Wednesday, February 1, 2012

February is African American History Month

African American History Month

National African American History Month in February celebrates the contributions that African Americans have made to American history in their struggles for freedom and equality and deepens our understanding of our Nation's history.

On occasion, I have heard the complaint ‘Why is African American History month the shortest month in the calendar?’

National African American History Month had its origins in 1915 when historian and author Dr. Carter G. Woodson founded the Association for the Study of Negro Life and History. Through this organization Dr. Woodson initiated the first Negro History Week in February 1926. Dr. Woodson selected the week in February that included the birthdays of Abraham Lincoln and Frederick Douglass, two key figures in the history of African Americans.

So the answer to that questions is that it was originally one week and the person who started it was African American.

In 1976 this commemoration of black history in the United States was expanded to Black History Month, also known as African American History Month, and President Ford issued the first Message on the Observance of Black History Month that year.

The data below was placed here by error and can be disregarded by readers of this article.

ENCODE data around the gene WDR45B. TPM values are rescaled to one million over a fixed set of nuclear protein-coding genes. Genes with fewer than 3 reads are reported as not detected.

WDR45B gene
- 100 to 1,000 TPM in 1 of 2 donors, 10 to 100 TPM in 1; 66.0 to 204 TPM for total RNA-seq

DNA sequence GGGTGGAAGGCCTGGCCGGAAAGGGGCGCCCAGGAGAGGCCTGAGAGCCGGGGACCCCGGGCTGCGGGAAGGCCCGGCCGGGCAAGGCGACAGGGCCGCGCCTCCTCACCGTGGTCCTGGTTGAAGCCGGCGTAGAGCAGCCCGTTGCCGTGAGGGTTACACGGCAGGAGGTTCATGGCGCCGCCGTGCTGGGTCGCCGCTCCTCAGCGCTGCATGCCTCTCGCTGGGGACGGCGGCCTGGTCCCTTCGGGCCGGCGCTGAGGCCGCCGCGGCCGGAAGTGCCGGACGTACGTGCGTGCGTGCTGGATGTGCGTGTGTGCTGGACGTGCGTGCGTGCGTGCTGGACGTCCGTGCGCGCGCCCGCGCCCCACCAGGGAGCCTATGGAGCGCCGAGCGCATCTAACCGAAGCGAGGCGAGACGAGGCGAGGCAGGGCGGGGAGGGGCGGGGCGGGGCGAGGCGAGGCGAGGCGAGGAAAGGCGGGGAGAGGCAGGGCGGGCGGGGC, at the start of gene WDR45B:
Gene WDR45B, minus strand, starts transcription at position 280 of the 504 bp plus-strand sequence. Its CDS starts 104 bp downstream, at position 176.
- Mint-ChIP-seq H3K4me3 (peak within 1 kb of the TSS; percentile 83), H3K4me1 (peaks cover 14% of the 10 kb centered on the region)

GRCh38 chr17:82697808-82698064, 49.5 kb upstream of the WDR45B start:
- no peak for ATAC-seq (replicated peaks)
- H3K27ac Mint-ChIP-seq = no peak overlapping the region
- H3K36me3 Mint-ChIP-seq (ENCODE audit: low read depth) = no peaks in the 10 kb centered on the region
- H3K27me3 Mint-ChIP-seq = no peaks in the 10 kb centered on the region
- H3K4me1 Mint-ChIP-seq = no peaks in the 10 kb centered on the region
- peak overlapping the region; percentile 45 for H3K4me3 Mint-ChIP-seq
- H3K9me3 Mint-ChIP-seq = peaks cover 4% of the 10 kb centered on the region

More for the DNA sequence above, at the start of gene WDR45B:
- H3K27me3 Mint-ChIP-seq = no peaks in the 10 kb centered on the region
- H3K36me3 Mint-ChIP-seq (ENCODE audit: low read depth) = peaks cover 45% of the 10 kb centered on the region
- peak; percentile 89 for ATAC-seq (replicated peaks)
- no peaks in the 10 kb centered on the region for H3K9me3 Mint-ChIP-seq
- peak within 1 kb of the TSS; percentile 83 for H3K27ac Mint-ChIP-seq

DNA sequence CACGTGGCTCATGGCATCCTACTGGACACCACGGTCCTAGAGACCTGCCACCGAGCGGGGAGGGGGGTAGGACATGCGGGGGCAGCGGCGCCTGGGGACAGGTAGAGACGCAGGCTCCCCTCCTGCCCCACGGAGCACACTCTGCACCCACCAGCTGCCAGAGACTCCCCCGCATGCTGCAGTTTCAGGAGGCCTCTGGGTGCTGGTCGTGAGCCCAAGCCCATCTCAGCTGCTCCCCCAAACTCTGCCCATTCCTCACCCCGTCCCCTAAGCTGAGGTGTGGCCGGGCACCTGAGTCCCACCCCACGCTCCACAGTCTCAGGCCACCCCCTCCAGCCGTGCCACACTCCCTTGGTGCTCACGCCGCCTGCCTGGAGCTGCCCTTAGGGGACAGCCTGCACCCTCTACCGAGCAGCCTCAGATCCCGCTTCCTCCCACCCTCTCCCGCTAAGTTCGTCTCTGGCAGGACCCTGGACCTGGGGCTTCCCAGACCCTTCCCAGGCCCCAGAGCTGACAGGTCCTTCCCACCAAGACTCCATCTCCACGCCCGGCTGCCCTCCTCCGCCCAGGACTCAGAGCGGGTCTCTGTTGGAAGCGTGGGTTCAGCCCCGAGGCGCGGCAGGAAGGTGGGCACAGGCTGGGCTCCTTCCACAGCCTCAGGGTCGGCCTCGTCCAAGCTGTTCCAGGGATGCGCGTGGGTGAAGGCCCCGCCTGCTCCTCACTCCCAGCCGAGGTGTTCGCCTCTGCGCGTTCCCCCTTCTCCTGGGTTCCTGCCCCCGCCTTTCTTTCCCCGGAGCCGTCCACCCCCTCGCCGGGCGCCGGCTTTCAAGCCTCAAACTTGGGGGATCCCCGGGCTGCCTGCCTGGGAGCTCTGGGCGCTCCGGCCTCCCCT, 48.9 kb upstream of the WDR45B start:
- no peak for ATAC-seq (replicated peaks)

In 1986 Congress passed Public Law 99-244 which designated February 1986 as "National Black (Afro-American) History Month.” This law noted that February 1, 1986 would “mark the beginning of the sixtieth annual public and private salute to Black History.” The law further called upon the President to issue a proclamation calling on the people of the United States to observe February 1986 as Black History Month with the appropriate ceremonies and activities.

In 2008 President Bush issued Presidential Proclamation 8218. The theme for 2008 honored Carter G. Woodson who established the first Negro History Week and whose organization, ASALH, is responsible for setting the theme for "National African American History Month each year."

Dr. Woodson was born in 1875 in Buckingham County, Virginia. The son of former slaves, he worked in mines and quarries until the age of 20 when he became determined to receive an education. He received his high school diploma at the age of 22 and went on to get a master's degree in history from the University of Chicago. In 1912, Woodson received a doctorate in history from Harvard.
 His best-known book is "The Miseducation of the Negro."

Unable to land a teaching post at the elite university because Harvard wasn't hiring black professors, he went to teach at one of the nation's leading black colleges, Howard University. 

 He believed that education without the inclusion of Black history was detrimental to the health of a nation whose inherent promise is life, liberty and justice for all.

 Besides building self-esteem among blacks, Black History education would help eliminate prejudice among whites. 

So, Dr. Goodson embarked on a quest to establish a national celebration of black heritage. In 1926, Negro History Week was born.

Thank you Dr. Carter G. Woodson.